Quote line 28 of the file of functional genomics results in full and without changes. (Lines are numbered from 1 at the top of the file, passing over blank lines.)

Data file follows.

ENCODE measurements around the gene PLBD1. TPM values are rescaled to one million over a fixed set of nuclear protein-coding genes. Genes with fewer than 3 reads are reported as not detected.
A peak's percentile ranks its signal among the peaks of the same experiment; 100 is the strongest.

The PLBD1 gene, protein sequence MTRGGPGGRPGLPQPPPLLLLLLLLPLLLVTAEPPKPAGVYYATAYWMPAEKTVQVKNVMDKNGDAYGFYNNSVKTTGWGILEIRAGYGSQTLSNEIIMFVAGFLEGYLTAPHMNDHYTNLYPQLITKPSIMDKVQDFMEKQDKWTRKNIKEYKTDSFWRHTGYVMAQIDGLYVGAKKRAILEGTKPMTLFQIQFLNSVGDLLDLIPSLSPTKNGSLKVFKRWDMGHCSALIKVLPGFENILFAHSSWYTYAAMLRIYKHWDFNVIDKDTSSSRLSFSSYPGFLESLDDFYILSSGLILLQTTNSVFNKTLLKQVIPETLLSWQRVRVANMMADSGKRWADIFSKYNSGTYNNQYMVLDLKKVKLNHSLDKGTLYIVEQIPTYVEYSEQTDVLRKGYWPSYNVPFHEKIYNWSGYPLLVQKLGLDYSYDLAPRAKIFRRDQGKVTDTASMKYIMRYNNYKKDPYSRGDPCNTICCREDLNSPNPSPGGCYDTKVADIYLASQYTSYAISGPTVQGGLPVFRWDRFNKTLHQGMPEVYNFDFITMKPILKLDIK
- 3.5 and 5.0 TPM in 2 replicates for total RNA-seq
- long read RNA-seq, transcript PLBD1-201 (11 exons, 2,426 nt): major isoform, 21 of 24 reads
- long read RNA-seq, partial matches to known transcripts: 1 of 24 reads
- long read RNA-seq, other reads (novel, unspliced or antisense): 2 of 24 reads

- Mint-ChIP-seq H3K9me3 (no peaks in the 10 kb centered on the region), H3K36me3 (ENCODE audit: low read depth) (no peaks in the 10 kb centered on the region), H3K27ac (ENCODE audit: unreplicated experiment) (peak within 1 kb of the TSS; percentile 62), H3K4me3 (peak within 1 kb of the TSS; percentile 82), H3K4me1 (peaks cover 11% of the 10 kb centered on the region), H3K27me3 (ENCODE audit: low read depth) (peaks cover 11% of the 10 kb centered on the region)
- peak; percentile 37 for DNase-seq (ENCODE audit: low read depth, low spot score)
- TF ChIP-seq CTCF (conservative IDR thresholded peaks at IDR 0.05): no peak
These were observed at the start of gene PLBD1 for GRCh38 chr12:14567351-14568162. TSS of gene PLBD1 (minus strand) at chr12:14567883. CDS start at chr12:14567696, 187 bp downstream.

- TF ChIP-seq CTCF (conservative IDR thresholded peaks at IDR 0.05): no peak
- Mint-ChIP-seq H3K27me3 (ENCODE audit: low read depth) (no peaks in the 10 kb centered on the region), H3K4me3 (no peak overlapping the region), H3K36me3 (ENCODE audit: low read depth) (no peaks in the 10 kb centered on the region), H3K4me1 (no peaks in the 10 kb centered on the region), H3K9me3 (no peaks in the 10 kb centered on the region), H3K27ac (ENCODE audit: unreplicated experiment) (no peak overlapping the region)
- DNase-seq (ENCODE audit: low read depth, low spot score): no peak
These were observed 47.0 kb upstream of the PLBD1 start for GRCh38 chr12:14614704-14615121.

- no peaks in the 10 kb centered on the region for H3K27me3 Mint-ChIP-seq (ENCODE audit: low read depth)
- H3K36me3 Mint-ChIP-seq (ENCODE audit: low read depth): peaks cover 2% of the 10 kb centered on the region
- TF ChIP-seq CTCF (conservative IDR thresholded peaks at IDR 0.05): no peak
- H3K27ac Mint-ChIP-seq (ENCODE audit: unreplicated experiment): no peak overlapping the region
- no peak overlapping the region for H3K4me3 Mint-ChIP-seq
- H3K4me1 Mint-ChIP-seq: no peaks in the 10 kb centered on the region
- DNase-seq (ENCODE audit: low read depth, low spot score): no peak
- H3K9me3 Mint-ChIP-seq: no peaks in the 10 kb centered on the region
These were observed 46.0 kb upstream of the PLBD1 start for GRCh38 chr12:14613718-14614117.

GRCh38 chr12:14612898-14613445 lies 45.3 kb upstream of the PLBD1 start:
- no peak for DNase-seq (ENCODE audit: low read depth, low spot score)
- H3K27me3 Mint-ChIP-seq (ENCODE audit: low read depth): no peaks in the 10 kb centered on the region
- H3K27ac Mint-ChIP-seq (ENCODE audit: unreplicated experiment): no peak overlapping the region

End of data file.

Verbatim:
- H3K27ac Mint-ChIP-seq (ENCODE audit: unreplicated experiment): no peak overlapping the region